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AMD expands its HPC Fund, broadening the company's aid in scientific research

By The Count & Glenn Chua - on 29 Jul 2022, 9:35am

AMD expands its HPC Fund, broadening the company's aid in scientific research

Image source: AMD

When AMD launched its High Performance Compute (HPC) Fund back in 2020, we were in the midst of a pandemic that nearly brought the world to a halt. To fight this, AMD launched the HPC Fund with the initial goal of helping scientists with pandemic-related research, enabling efforts such as modeling the Covid-19 virus and simulating the travel of droplets through the air. 

Now, after two years, AMD is expanding the HPC Fund to other causes, what the company calls "the most demanding challenges facing society today", mentioning medical and social good research. And to help with this, it has contributed another 7 petaflops of compute power. The current total as donated by AMD now stands at more than 20 petaflops, with a market value of more than US$31 million.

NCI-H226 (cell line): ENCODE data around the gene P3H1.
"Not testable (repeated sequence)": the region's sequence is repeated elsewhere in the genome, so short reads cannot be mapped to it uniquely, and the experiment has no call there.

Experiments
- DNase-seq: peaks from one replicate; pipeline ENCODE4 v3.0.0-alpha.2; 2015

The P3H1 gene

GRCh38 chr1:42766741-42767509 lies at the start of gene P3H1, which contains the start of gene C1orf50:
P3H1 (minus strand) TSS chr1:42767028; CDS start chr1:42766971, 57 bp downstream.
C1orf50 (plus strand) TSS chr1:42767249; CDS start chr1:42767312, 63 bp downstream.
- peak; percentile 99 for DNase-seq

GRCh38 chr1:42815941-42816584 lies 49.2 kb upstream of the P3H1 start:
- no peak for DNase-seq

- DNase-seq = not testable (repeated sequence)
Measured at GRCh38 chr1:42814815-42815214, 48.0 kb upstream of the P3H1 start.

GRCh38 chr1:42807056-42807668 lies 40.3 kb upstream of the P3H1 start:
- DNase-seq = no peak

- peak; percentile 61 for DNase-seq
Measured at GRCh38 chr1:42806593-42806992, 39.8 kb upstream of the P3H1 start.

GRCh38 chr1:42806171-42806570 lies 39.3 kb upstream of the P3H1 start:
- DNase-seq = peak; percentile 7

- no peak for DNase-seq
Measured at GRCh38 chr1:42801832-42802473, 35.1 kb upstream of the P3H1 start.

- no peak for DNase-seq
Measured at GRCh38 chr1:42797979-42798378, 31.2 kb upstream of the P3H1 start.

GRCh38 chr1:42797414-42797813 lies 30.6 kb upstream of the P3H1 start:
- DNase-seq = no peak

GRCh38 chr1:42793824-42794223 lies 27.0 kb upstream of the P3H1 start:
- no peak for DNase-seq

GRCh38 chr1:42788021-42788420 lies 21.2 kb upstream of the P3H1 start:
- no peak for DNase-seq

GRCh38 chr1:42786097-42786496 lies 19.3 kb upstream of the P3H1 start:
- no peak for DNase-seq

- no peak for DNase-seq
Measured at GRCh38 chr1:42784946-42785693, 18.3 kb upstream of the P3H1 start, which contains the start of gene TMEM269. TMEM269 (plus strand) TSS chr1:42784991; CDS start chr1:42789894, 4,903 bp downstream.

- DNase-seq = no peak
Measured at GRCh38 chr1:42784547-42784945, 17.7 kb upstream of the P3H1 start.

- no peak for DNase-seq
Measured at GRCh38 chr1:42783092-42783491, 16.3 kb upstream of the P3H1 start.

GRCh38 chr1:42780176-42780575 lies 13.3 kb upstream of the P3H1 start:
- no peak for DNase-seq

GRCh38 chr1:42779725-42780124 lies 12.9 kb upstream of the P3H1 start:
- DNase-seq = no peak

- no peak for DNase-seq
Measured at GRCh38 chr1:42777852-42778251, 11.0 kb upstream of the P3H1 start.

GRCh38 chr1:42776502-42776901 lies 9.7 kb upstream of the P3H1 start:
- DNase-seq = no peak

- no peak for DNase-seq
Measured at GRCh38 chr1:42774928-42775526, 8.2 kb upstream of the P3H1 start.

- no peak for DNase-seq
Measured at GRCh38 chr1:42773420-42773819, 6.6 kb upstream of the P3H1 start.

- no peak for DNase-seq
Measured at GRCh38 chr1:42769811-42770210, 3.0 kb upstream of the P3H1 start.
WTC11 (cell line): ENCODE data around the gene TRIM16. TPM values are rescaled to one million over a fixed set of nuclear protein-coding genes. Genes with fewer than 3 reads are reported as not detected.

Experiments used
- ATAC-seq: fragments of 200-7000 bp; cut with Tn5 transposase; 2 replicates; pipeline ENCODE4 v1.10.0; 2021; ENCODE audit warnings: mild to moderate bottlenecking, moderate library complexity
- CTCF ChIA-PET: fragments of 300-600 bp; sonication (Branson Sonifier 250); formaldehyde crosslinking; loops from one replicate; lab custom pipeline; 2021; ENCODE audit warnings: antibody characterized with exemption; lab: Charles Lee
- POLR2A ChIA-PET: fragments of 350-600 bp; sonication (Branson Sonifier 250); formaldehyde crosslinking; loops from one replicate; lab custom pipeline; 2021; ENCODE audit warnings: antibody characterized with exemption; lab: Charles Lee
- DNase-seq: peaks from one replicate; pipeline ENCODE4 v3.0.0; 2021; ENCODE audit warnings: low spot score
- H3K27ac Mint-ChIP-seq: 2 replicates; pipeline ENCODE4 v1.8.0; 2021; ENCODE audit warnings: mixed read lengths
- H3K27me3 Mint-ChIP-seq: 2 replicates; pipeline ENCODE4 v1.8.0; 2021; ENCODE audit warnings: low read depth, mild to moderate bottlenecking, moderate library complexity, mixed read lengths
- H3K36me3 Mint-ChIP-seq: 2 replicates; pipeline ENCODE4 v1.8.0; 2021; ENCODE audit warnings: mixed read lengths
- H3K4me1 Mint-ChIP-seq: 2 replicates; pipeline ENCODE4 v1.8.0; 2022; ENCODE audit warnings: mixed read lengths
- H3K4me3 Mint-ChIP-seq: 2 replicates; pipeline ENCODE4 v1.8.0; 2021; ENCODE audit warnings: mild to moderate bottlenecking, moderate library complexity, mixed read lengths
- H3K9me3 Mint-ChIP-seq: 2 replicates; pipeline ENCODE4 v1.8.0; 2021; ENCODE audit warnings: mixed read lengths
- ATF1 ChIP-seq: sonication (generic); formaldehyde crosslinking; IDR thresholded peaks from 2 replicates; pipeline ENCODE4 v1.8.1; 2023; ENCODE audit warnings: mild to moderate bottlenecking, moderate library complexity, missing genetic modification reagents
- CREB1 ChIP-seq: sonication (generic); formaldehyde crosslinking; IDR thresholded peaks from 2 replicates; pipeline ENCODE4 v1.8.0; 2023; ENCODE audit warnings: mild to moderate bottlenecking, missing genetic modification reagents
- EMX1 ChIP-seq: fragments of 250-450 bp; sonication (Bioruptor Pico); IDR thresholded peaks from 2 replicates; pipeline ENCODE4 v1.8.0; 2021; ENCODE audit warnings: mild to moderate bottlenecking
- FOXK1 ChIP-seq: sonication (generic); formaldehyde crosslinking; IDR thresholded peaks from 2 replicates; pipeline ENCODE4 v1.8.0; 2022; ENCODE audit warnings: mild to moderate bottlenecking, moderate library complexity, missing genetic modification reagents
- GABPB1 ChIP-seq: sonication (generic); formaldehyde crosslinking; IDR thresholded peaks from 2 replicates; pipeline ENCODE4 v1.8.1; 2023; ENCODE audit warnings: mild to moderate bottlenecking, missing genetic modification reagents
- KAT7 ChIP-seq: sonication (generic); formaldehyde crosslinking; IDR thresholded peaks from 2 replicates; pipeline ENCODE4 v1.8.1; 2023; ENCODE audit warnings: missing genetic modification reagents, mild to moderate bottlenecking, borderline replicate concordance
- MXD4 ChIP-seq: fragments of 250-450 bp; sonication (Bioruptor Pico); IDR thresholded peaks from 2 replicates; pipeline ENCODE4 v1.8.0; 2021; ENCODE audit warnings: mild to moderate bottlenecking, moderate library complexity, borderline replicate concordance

Additionally, with the 7 petaflops of compute power, AMD is also integrating the Heterogeneous Accelerated Compute Clusters (HACC) programme by Xilinx, an AMD-owned company. The programme entails giving researchers access to AMD hardware, such as AMD's EPYC processors and Instinct accelerators, which are multi-chip GPU packages, as well as Xilinx Alveo accelerators and Xilinx Versal Adaptive Compute Acceleration Platforms (ACAPs).

All in all, AMD says that it has donated computing systems or cloud-based computing capacity to 28 institutions around the world, with the company stating that nearly 6,000 researchers have access to AMD technology, with its efforts helping to push 55 research papers to publishing. Recipients of AMD's computing power include institutions such as Carnegie Mellon University, Oregon State University and Stanford School of Medicine in the US, the University of British Columbia in Canada, and the Fourth Paradigm Institute of the Council of Scientific and Industrial Research in India.

AMD also counts its HPC Fund efforts as part of its commitment to what it calls its "digital impact" goal of getting 100 million people to benefit from AMD contributions and philanthropy by 2025, including enabling STEM education opportunities and assisting in fields such as energy, climate and industrial research.

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